Let’s say you’re in the market for a circa 1880 door for renovation project. Oh, you say it needs to be a pocket door? And preferably in green?
No problem. Jan has it.
I’m referring to Jan Seymour, the owner of Jan’s Antiques in West Town. The 25,000-square-foot facility is a Disneyland for designers and builders looking for vintage elements.
The main level holds hundreds — perhaps thousands — of antiques, along with rows of doors, window frames, wood trim and tile. On a lower level there’s an equal amount of antique ironwork.
“If someone is trying to rehab an old building with architecturally significant materials, this is the place to find them,” Seymour said. “What I have spans a 100-year period from 1850 to 1950.”
A good deal of Jan’s clientele consists of architects and designers whose clients want the warmth and charm of century-old material.
“The new owners of a graystone will come in and look for a piece they just can’t find anywhere else,” she said. “Restaurants are also a big part of my business. They’re trying to capture an old look or an eclectic look.”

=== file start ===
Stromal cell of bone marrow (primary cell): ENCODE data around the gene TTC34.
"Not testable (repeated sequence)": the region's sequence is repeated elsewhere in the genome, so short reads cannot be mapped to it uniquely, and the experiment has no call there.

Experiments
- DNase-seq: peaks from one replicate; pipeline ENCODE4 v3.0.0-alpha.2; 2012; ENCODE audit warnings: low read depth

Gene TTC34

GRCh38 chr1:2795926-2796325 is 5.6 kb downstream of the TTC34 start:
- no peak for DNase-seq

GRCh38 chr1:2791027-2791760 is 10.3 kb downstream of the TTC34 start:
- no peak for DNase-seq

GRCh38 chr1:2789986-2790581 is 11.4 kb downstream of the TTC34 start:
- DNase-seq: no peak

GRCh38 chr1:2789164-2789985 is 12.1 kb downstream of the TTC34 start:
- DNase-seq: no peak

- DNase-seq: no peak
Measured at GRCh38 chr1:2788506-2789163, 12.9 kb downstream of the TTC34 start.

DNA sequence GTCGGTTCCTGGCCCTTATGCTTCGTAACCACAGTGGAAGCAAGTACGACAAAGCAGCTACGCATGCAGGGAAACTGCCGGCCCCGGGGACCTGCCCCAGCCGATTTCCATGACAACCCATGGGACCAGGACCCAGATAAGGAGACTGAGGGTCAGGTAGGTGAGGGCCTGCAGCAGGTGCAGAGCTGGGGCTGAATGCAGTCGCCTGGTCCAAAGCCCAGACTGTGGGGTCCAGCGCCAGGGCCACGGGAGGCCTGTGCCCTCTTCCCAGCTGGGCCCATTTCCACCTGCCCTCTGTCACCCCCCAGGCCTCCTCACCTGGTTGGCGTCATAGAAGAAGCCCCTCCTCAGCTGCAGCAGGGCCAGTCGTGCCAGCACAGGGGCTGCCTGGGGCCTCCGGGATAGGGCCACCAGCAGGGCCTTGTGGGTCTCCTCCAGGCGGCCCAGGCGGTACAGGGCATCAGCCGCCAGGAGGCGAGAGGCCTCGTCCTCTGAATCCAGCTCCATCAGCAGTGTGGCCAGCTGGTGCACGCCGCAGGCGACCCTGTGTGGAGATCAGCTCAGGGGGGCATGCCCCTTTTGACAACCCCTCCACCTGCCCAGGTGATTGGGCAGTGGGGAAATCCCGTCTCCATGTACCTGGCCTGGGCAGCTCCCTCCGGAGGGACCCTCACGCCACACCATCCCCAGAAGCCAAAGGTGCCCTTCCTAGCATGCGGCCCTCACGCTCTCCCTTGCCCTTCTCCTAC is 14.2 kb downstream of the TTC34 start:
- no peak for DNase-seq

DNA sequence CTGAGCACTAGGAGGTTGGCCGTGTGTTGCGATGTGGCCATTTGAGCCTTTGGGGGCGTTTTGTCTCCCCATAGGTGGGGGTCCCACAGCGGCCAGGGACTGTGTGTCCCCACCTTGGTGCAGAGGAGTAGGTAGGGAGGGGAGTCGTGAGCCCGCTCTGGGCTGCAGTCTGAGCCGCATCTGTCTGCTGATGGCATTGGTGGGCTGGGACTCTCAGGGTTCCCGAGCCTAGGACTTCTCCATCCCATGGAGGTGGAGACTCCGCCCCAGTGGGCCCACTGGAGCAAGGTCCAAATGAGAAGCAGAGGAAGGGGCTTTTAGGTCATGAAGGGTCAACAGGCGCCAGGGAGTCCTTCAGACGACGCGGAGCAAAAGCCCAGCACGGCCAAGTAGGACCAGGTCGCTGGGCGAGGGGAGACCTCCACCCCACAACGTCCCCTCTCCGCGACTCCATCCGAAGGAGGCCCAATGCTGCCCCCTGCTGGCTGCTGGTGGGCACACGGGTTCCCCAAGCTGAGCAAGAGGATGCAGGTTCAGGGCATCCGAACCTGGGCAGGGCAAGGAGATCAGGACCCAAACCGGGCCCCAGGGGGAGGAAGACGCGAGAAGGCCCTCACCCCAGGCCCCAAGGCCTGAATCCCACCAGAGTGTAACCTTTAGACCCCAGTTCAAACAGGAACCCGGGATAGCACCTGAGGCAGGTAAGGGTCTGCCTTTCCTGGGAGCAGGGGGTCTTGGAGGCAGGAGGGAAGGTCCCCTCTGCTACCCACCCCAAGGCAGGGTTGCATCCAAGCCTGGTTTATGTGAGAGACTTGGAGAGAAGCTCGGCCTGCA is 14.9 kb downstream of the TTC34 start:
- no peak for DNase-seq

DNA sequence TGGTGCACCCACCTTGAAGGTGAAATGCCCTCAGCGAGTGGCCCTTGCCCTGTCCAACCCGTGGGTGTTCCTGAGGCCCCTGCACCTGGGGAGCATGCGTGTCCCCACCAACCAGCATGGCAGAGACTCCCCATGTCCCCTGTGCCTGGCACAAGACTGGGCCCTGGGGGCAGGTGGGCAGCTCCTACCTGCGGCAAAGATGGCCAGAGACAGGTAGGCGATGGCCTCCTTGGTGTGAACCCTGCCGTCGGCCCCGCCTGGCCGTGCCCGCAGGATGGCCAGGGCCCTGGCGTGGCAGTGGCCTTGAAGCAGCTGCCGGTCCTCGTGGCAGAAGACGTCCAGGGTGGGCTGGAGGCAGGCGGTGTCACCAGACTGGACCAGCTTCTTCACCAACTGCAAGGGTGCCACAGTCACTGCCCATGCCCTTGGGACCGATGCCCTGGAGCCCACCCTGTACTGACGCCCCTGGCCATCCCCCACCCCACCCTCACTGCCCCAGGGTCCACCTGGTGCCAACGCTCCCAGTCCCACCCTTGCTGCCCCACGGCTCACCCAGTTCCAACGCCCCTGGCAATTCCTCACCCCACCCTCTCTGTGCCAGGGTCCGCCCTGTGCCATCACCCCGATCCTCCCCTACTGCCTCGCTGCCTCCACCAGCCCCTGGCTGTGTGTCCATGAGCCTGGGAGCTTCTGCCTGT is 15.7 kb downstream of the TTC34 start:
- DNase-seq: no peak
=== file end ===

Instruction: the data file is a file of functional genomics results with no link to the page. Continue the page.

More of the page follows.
Jan led me through the endless narrow openings between row and rows of the remnants of old homes and businesses. She pointed to a long row of newel posts (she has more than 400 of them) and explained the importance of finding a matched pair or trio when renovating an old home.
“Often I get someone looking for a door. I have about 300 pocket doors, and a lot of unusual double doors from the late 1800s.”
Most of the doors and wood trim at Jan’s comes from recently demolished old homes.
“Or, someone buys an old home, and ironically, they don’t like what’s inside.”